Richard L Wottrich, Managing Director, International, IMAP Chicago (Dresner Partners) looks at the future for the alternative energy industry in the US and concludes that we will have to look to our laurels if we are to stay ahead of the global competition … There is a powerful wind emanating out of Washington, foretelling that much of President Obama’s success will depend on the creation of new green jobs in alternative energy and conservation.
President Obama recently appointed Van Jones as a special adviser on green jobs to the White House Council on Environmental Quality, a man with a background in activism, promoting green jobs to lift people out of poverty. Many of these green jobs are assumed to be coming in wind power but what are the prospects for wind power in America? Relative size of wind power production
Wind power in the US reached 29.4 MW of installed capacity in the second quarter of 2009.In 2008, the US surpassed Germany in installed wind power capacity, followed by Spain. (The world leader in percentage of utilized wind power is Denmark at 19 per cent of stationary electricity production.) Including projects installed through the end of 2008, wind power accounted for just 1.26 per cent of US electricity last year. Worldwide average wind power production contributes 1.5 per cent, while wind power project installations are growing in excess of 25 per cent per year in the U.S.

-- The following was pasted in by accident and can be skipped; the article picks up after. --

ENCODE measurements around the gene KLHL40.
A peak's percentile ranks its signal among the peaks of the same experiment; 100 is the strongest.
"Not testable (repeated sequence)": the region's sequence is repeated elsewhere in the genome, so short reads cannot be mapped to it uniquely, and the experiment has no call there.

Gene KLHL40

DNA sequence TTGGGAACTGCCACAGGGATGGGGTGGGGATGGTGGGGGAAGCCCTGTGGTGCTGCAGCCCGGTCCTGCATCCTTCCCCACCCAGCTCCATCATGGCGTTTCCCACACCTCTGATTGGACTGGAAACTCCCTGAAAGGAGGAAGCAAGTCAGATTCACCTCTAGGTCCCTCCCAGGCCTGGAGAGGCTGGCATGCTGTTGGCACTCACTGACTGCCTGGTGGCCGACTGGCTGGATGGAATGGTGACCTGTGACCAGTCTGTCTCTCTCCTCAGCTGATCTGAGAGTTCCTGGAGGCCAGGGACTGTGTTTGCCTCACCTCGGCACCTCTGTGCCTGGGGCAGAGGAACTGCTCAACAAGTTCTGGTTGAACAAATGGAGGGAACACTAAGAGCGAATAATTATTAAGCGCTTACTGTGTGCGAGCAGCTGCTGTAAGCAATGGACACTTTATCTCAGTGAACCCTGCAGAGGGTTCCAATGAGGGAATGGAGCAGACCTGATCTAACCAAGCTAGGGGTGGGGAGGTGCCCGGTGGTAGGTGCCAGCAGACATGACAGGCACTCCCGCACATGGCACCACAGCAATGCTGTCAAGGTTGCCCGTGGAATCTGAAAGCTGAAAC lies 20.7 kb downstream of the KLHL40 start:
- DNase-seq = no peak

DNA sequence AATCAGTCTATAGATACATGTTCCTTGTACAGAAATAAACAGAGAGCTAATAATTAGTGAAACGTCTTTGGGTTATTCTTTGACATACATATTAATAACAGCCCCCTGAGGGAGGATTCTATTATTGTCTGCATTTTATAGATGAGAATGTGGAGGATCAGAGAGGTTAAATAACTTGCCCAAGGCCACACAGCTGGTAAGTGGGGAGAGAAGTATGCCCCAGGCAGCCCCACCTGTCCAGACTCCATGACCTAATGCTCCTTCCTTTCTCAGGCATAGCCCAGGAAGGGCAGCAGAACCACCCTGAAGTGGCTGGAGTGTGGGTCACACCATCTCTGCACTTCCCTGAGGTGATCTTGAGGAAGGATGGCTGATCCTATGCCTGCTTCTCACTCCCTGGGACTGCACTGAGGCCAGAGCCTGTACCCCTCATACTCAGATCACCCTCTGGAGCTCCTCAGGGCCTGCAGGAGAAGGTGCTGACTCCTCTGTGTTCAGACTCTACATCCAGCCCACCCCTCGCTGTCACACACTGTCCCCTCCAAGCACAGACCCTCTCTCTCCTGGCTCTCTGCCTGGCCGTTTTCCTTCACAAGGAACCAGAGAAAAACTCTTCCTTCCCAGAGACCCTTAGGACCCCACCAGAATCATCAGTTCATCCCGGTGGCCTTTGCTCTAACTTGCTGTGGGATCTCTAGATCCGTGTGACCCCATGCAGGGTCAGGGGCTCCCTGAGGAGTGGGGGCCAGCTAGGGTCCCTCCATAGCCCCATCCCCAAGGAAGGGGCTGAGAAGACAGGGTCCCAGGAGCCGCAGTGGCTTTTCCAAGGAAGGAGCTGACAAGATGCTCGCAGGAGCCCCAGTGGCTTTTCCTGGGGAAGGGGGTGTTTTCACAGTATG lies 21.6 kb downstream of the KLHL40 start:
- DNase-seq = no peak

Coal still accounts for 50 per cent of US electricity production and natural gas accounts for 23 per cent. All renewable energy sources combined account for just 2.5 per cent of US electricity production. The sheer scale of energy requirements in America ensures that these relative ratios will change very slowly for years to come.